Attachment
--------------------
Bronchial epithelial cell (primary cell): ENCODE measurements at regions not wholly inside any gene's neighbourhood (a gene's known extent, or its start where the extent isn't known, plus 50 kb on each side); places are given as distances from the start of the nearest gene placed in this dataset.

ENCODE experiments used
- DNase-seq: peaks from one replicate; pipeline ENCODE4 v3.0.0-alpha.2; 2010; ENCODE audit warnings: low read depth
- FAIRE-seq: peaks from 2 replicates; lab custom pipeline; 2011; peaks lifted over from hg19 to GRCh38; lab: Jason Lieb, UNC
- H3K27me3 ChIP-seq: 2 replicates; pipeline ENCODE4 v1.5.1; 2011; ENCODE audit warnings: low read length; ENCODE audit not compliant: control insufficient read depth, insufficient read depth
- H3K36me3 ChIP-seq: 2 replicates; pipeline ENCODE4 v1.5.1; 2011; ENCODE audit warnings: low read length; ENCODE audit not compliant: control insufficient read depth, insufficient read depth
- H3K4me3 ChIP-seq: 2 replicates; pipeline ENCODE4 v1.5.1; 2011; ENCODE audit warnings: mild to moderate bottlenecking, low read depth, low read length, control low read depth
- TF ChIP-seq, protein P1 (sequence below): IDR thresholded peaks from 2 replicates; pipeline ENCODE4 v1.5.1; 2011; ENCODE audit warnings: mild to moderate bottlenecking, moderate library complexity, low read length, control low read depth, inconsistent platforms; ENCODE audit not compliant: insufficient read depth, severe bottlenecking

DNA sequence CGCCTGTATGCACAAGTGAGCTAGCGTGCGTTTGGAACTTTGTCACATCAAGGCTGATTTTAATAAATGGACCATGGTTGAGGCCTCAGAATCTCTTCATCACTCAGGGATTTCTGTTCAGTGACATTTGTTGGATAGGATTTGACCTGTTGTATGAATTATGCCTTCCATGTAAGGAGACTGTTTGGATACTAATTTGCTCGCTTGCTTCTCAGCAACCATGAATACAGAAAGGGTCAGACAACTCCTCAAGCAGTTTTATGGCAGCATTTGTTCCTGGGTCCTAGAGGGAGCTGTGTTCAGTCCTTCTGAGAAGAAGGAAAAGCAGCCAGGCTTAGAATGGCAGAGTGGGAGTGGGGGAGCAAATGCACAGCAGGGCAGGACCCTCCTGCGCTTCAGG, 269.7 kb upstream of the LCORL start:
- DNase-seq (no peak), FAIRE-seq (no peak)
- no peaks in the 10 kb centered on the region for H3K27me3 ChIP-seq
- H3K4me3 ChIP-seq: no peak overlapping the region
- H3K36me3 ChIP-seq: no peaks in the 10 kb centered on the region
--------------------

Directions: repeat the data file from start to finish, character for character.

Bronchial epithelial cell (primary cell): ENCODE measurements at regions not wholly inside any gene's neighbourhood (a gene's known extent, or its start where the extent isn't known, plus 50 kb on each side); places are given as distances from the start of the nearest gene placed in this dataset.

ENCODE experiments used
- DNase-seq: peaks from one replicate; pipeline ENCODE4 v3.0.0-alpha.2; 2010; ENCODE audit warnings: low read depth
- FAIRE-seq: peaks from 2 replicates; lab custom pipeline; 2011; peaks lifted over from hg19 to GRCh38; lab: Jason Lieb, UNC
- H3K27me3 ChIP-seq: 2 replicates; pipeline ENCODE4 v1.5.1; 2011; ENCODE audit warnings: low read length; ENCODE audit not compliant: control insufficient read depth, insufficient read depth
- H3K36me3 ChIP-seq: 2 replicates; pipeline ENCODE4 v1.5.1; 2011; ENCODE audit warnings: low read length; ENCODE audit not compliant: control insufficient read depth, insufficient read depth
- H3K4me3 ChIP-seq: 2 replicates; pipeline ENCODE4 v1.5.1; 2011; ENCODE audit warnings: mild to moderate bottlenecking, low read depth, low read length, control low read depth
- TF ChIP-seq, protein P1 (sequence below): IDR thresholded peaks from 2 replicates; pipeline ENCODE4 v1.5.1; 2011; ENCODE audit warnings: mild to moderate bottlenecking, moderate library complexity, low read length, control low read depth, inconsistent platforms; ENCODE audit not compliant: insufficient read depth, severe bottlenecking

DNA sequence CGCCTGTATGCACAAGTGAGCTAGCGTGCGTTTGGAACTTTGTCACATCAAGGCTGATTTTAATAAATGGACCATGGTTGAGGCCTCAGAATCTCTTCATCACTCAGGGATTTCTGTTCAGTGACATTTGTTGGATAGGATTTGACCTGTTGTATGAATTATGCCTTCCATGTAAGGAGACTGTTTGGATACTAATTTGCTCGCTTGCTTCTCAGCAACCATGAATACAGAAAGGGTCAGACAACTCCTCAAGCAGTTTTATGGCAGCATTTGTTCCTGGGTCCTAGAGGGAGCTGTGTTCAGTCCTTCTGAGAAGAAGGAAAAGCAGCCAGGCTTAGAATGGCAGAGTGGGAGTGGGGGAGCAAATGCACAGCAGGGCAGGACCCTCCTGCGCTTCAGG, 269.7 kb upstream of the LCORL start:
- DNase-seq (no peak), FAIRE-seq (no peak)
- no peaks in the 10 kb centered on the region for H3K27me3 ChIP-seq
- H3K4me3 ChIP-seq: no peak overlapping the region
- H3K36me3 ChIP-seq: no peaks in the 10 kb centered on the region